Monetary policy is likely to become more normal in the coming year, after the phasing out of quantitative easing, also known as tapering, was completed in 2014. The next step towards normalisation is a rate hike. The timing of such a hike will mainly depend on the state of the labour market and inflation. As already mentioned, there is still considerable labour market slack, so full employment is not yet in sight. Meanwhile, low wage growth and oil prices are keeping inflation down, limiting the need for a rate hike. Rabobank expects the rate hike not before 2015Q4. A normalisation of monetary policy may induce a correction of asset prices. The US stock market has been on an all-time high as excess liquidity likely pushed up asset prices (figure 4). The dollar, which had slipped as a result of QE, has already started to rise vis-à-vis other major currencies (figure 4).
3. No increase of bipartisanship expected as new political constellation still promotes hard-line politics
Due to a lack of bipartisanship it has been difficult to pass legislation in recent year. In the October mid-term election the Republican Party gained a majority in the Senate. As a result, it now has a majority in the House and the Senate. One might expect this double majority to ease the legislative process but this need not be: As President Obama retains his right to veto any piece of legislation, a more right-wing congress may actually inhibit the legislative progress. In the last budgetary negotiations the Republicans have been more willing to seek compromise, as they were held responsible for the last government shutdown. However, the Tea Party and potential candidates for the Republican primary (for the presidential election of 2016) stand to gain from an uncooperative stance. Moreover, there are two controversial topics that they will want to fight Obama on: Immigration policy and the Affordable Care Act (“Obamacare”).
The United States of America (US) is the world’s largest economy in nominal terms. It is a relatively young country that gained independence from Great Britain in the 18th century, when the country became a republic with its leaders chosen by the population. Much of the political system that was implemented at the time, still exists, with a clear line of separation between the powers of the trias politica and between the powers of the federation and the states proper. The resulting checks and balances ensure accountability and protect against the tyranny of the majority, but make it difficult to implement far-reaching reforms The US has a highly diversified economy, with an abundance in natural resources (especially now that shale gas is being exploited), a highly developed industrial base and a very deep capital market. The flexibility of the economy was once again on display in the aftermath of the global financial crisis of 2008. The US was the first of the western economies that was able to turn the corner and achieve significant economic growth.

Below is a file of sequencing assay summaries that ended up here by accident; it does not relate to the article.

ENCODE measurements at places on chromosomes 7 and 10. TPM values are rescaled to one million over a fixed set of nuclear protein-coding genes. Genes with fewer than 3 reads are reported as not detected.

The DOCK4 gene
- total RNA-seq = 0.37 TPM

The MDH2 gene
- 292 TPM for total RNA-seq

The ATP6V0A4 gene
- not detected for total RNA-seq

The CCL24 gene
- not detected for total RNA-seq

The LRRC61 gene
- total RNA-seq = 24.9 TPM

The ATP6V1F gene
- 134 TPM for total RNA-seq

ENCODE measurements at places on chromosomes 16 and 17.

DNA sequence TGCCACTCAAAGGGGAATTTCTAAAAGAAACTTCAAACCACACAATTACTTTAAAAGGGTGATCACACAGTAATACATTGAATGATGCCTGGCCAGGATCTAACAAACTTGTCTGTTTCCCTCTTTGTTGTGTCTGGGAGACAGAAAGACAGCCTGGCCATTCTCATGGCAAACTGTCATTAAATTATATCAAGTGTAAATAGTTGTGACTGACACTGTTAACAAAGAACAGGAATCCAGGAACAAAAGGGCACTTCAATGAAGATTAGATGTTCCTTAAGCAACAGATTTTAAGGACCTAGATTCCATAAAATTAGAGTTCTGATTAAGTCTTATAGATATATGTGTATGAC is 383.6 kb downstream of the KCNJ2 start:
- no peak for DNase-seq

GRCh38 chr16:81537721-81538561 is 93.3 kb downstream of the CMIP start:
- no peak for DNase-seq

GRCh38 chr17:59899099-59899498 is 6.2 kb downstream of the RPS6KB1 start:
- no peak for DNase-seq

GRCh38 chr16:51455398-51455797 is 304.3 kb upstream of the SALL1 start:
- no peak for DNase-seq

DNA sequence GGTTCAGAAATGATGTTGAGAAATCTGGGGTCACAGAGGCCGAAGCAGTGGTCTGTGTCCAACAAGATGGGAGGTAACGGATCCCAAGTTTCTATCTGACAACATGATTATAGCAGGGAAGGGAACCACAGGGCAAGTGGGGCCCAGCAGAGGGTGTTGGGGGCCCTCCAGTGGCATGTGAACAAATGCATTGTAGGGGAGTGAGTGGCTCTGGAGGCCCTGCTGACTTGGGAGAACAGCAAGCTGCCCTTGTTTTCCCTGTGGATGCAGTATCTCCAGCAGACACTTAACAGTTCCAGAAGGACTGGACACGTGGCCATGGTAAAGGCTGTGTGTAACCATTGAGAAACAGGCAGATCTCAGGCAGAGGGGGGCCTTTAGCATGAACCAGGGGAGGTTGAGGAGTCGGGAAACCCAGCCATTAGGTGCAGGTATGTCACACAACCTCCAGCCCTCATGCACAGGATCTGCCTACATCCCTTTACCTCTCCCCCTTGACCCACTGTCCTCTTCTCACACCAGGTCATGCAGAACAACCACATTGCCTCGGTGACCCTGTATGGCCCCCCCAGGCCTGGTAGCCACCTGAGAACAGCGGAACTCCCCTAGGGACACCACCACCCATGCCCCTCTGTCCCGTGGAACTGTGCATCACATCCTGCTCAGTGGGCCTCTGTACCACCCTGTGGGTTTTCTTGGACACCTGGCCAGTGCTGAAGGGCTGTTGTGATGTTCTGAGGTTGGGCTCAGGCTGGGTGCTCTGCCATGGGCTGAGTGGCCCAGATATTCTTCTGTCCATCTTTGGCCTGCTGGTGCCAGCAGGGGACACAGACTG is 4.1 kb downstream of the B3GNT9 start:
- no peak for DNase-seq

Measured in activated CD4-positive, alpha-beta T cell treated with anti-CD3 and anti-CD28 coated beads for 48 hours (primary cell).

In the international arena, the US has lacked a natural ideological opponent, since the Soviet Union collapsed in the late 1980s. In the past decade, both Islamic terrorism and the increasing influence of China have been challenging US supremacy. While the War on Terror has been fought in Iraq and Afghanistan, it seems that the US’ appetite to interfere in the Middle East is waning. The development of the shale gas fields is very important in this aspect. Therefore, attention is increasingly focused on China, as the countries have (in)direct conflicts on cybercrime and influence in Southeast Asia.